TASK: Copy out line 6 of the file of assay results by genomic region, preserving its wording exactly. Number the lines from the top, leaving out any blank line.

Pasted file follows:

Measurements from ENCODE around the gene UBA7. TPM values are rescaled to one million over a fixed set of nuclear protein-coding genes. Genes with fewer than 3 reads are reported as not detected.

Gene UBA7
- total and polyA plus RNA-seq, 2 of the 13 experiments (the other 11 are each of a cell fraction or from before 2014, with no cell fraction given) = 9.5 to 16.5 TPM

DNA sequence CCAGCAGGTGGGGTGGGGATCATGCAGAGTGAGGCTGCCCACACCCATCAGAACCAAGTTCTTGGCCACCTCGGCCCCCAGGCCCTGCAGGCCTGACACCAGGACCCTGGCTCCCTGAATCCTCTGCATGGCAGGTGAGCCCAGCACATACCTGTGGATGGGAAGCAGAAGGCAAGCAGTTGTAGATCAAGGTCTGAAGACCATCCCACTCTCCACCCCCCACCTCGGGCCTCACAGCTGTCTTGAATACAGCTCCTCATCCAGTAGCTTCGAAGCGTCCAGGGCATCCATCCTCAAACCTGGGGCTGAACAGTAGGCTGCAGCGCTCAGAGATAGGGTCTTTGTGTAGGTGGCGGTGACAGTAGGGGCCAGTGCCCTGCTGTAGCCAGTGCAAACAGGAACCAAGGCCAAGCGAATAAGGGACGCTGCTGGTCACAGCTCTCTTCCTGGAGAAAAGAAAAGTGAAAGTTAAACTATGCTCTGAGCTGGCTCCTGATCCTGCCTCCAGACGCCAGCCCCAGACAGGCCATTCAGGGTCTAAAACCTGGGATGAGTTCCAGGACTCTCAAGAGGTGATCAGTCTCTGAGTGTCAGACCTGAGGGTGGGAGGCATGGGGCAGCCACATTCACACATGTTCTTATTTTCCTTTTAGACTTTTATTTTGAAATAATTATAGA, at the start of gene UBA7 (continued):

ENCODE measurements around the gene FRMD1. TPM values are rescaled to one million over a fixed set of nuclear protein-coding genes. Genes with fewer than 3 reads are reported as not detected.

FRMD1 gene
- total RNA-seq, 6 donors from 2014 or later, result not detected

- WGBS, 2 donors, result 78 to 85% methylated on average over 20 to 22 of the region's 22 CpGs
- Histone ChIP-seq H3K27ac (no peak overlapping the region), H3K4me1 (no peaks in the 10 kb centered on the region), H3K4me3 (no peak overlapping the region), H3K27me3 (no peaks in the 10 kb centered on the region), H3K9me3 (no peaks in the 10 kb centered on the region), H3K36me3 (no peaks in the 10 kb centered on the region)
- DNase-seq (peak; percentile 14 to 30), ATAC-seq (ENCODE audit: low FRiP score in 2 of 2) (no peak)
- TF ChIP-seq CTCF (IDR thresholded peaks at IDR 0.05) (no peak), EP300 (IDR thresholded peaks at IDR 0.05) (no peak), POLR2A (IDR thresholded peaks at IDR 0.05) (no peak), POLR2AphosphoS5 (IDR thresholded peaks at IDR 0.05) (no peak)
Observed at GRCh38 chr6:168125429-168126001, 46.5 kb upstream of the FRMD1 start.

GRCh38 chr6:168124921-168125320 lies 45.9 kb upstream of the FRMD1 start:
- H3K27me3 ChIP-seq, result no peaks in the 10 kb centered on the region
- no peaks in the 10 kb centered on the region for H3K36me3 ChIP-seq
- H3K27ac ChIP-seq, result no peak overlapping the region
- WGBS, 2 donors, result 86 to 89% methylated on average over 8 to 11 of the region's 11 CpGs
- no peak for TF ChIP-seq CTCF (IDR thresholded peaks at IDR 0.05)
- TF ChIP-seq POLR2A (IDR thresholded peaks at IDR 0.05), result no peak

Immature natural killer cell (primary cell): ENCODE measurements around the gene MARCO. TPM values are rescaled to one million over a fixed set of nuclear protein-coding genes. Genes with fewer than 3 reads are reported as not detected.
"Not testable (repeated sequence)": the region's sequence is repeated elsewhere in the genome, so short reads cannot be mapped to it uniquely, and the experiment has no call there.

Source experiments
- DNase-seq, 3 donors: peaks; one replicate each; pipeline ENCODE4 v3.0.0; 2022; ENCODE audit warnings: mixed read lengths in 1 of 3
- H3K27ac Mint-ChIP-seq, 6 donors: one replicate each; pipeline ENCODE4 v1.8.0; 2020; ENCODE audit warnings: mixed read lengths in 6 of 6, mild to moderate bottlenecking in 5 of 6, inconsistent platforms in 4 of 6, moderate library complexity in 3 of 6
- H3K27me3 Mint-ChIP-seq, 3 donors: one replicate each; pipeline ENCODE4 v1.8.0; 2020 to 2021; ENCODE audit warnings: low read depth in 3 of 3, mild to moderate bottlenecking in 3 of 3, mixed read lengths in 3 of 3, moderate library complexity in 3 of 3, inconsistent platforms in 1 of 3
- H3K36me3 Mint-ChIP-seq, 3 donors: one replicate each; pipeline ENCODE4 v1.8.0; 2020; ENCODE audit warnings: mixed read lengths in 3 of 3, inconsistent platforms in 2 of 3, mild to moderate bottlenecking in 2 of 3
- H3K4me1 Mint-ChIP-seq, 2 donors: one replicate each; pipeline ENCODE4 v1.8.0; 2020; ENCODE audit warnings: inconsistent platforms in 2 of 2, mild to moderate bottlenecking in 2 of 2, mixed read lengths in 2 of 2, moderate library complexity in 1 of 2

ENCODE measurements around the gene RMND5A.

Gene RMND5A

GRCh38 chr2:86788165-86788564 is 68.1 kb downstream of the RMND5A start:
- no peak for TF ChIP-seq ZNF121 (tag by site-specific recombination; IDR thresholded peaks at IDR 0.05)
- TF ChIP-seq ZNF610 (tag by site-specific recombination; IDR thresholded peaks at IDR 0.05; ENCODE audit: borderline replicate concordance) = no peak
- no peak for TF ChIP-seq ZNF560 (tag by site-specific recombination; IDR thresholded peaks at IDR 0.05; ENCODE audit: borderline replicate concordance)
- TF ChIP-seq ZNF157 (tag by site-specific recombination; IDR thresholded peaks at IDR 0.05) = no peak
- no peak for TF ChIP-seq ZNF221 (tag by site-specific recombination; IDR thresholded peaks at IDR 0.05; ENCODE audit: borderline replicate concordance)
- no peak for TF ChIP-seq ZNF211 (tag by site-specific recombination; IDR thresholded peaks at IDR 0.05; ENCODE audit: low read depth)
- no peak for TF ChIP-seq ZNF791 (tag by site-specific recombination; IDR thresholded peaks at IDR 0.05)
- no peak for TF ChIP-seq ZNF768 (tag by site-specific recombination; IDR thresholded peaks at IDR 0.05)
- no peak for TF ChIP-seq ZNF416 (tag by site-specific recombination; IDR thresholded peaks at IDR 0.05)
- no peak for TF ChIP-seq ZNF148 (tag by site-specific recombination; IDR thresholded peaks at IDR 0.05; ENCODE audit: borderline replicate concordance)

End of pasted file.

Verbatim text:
FRMD1 gene